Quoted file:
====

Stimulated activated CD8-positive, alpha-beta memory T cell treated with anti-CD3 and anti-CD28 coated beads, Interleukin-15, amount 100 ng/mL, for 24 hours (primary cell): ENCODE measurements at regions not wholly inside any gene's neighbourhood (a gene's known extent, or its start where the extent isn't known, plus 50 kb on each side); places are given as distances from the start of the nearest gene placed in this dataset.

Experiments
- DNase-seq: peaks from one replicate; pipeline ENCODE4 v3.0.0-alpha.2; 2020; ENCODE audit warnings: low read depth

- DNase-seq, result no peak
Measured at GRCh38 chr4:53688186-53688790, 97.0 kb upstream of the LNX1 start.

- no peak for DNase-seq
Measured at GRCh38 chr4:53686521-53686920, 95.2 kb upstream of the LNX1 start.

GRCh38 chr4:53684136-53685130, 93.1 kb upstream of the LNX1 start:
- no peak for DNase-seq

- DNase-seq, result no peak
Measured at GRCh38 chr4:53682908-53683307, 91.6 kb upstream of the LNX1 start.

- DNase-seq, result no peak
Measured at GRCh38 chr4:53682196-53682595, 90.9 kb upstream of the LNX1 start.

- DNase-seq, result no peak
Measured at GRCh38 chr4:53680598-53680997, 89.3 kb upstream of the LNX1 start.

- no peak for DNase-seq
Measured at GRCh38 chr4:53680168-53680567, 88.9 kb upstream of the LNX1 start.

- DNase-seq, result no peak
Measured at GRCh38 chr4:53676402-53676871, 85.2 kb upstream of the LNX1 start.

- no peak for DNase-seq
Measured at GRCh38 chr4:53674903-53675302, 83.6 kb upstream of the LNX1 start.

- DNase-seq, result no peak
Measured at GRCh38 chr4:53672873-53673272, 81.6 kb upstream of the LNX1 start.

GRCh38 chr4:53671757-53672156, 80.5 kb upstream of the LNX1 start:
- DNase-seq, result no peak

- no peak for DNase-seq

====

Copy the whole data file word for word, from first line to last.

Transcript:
Stimulated activated CD8-positive, alpha-beta memory T cell treated with anti-CD3 and anti-CD28 coated beads, Interleukin-15, amount 100 ng/mL, for 24 hours (primary cell): ENCODE measurements at regions not wholly inside any gene's neighbourhood (a gene's known extent, or its start where the extent isn't known, plus 50 kb on each side); places are given as distances from the start of the nearest gene placed in this dataset.

Experiments
- DNase-seq: peaks from one replicate; pipeline ENCODE4 v3.0.0-alpha.2; 2020; ENCODE audit warnings: low read depth

- DNase-seq, result no peak
Measured at GRCh38 chr4:53688186-53688790, 97.0 kb upstream of the LNX1 start.

- no peak for DNase-seq
Measured at GRCh38 chr4:53686521-53686920, 95.2 kb upstream of the LNX1 start.

GRCh38 chr4:53684136-53685130, 93.1 kb upstream of the LNX1 start:
- no peak for DNase-seq

- DNase-seq, result no peak
Measured at GRCh38 chr4:53682908-53683307, 91.6 kb upstream of the LNX1 start.

- DNase-seq, result no peak
Measured at GRCh38 chr4:53682196-53682595, 90.9 kb upstream of the LNX1 start.

- DNase-seq, result no peak
Measured at GRCh38 chr4:53680598-53680997, 89.3 kb upstream of the LNX1 start.

- no peak for DNase-seq
Measured at GRCh38 chr4:53680168-53680567, 88.9 kb upstream of the LNX1 start.

- DNase-seq, result no peak
Measured at GRCh38 chr4:53676402-53676871, 85.2 kb upstream of the LNX1 start.

- no peak for DNase-seq
Measured at GRCh38 chr4:53674903-53675302, 83.6 kb upstream of the LNX1 start.

- DNase-seq, result no peak
Measured at GRCh38 chr4:53672873-53673272, 81.6 kb upstream of the LNX1 start.

GRCh38 chr4:53671757-53672156, 80.5 kb upstream of the LNX1 start:
- DNase-seq, result no peak

- no peak for DNase-seq